Cyborg Anthropology

Bridging the gap between traditional and cyborg anthropology.
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In My Language

'In My Language. 8 mins 35 sec. 2007, by Amanda Baggs

Summary: Amanda Baggs is a young woman with autism who has created a powerful and articulate video that translates from the world of environmental interacting to the neurotylic form of speech and perception. As well as a stunning view into how she experiences andmakes sense or the world, it's also a forceful philosophical argument concerning how the mainstream usersyanfs people who don't think or communicate in a conventional way. Preesumably speech-less (either through choice or development), Baggs communicates to the viewer using a voice synthesizer and on-screen text. Her video provides a profound and exciting insight into an alternative humanity.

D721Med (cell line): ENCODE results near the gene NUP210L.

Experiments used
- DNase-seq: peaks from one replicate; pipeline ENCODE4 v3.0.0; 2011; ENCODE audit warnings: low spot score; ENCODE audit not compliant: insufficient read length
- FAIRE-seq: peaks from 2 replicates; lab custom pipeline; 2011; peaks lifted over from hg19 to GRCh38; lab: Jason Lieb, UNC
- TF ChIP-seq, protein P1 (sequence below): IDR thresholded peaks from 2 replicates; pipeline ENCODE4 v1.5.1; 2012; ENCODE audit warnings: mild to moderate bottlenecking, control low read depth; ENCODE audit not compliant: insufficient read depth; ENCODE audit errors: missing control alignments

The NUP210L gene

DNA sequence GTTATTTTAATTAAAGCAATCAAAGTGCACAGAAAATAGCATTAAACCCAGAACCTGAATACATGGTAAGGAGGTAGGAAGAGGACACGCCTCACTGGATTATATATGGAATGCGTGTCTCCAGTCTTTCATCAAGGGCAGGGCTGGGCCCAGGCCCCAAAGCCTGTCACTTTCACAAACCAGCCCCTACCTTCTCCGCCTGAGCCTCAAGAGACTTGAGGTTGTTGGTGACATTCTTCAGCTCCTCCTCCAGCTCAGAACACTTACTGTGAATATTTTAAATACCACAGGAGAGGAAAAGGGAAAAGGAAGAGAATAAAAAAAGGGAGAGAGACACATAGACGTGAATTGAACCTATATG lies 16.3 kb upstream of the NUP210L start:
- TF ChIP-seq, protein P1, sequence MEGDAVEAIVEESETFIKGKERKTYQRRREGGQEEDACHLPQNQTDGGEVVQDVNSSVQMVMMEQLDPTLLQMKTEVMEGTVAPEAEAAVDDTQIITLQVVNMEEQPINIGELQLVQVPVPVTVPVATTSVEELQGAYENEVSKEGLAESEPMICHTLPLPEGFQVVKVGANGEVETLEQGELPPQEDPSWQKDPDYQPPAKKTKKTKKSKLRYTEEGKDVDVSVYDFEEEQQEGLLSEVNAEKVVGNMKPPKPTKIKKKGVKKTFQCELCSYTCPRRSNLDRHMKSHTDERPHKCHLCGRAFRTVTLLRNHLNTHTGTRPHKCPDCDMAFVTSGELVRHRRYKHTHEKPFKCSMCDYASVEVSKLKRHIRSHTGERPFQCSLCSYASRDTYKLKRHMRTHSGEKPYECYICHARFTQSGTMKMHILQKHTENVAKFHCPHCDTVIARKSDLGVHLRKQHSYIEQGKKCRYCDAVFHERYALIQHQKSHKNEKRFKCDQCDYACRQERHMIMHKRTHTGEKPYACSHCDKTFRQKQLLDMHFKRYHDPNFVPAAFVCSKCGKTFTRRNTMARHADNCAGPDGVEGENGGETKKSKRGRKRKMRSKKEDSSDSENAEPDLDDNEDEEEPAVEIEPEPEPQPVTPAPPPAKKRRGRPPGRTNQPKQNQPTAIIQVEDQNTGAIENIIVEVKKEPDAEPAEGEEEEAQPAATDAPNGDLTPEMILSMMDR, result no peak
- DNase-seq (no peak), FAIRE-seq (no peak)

Baggs describes the work like this: "The first part is in my "native language," and then the second part provides a translation of Bagg's thoughts towards what constitutes thought, intelligence( personhood, language, and communication, and what does not.

"She types 120 words a minute, which the DynaVox then translates into a synthesized female voice that sounds like a deadpan British schoolteacher" [1].

"No one helped her shoot the video, edit it, and upload it to YouTube. She used a Sony Cybershot DSC-T1, a digital camera that can record up to 90 seconds of video (she has since upgraded). She then patched the footage together using the editing programs RAD Video Tools, VirtualDub, and DivXLand Media Subtitler" [2].